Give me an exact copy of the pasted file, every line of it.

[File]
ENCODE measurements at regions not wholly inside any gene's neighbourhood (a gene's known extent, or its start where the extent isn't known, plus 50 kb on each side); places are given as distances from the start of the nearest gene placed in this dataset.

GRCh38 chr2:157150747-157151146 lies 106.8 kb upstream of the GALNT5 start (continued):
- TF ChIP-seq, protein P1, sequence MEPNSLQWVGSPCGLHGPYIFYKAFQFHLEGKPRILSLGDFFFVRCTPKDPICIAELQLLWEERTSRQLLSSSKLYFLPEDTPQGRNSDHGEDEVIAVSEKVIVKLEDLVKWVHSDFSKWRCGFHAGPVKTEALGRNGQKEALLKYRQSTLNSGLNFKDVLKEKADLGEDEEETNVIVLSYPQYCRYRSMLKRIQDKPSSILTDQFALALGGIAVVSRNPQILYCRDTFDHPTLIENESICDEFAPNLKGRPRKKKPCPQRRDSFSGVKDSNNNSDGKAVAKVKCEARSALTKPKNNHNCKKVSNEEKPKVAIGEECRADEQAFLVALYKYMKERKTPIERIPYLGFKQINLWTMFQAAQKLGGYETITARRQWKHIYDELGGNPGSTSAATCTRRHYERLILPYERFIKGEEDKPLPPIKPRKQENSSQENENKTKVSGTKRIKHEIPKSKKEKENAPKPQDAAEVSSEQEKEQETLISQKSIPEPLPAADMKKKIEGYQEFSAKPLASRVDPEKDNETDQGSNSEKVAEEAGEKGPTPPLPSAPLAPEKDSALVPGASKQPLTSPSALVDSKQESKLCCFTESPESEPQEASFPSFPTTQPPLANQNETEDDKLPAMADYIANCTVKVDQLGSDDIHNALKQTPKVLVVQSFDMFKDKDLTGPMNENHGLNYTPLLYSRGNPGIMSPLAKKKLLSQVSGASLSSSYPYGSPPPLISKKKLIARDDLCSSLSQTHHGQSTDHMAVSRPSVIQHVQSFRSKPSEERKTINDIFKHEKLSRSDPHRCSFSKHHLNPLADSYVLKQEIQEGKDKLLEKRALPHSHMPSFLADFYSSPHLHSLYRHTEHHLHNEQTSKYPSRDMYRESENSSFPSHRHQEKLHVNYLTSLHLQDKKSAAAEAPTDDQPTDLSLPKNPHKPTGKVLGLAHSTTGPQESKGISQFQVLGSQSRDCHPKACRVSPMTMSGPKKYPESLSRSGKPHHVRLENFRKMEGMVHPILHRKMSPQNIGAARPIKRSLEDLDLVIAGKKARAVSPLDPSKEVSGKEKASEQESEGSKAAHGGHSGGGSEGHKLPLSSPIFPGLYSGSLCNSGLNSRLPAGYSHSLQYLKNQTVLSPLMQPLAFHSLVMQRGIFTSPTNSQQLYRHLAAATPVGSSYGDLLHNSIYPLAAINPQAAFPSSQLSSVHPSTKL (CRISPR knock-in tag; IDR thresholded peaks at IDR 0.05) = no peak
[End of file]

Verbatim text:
ENCODE measurements at regions not wholly inside any gene's neighbourhood (a gene's known extent, or its start where the extent isn't known, plus 50 kb on each side); places are given as distances from the start of the nearest gene placed in this dataset.

GRCh38 chr2:157150747-157151146 lies 106.8 kb upstream of the GALNT5 start (continued):
- TF ChIP-seq, protein P1, sequence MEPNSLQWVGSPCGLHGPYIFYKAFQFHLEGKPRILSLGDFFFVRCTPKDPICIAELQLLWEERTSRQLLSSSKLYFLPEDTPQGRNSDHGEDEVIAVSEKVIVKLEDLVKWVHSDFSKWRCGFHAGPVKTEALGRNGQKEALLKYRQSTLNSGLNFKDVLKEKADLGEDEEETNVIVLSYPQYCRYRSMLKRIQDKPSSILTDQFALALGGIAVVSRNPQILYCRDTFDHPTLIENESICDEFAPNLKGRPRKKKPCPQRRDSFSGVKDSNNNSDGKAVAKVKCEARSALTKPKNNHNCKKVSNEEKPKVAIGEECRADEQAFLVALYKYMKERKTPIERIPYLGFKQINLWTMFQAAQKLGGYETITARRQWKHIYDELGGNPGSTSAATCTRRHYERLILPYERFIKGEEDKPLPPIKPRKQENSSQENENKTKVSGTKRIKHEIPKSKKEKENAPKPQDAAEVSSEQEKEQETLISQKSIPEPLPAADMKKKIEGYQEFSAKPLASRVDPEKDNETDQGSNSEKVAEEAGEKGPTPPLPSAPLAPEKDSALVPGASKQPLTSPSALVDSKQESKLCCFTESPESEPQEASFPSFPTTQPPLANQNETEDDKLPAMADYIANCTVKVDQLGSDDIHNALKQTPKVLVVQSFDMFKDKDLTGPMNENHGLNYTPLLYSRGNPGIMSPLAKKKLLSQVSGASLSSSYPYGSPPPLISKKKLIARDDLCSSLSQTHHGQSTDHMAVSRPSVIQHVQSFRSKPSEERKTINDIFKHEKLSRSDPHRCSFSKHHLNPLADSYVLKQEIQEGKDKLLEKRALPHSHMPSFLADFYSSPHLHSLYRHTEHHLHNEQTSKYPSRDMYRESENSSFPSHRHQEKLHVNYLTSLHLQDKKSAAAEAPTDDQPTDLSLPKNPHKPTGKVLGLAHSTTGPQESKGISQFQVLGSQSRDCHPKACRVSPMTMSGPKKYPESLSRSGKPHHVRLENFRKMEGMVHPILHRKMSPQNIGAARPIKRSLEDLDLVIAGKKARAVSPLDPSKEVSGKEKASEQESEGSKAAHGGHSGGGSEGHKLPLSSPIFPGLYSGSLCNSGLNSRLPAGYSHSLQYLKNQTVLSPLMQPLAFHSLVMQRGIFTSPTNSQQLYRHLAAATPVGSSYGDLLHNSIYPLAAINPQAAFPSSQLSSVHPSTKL (CRISPR knock-in tag; IDR thresholded peaks at IDR 0.05) = no peak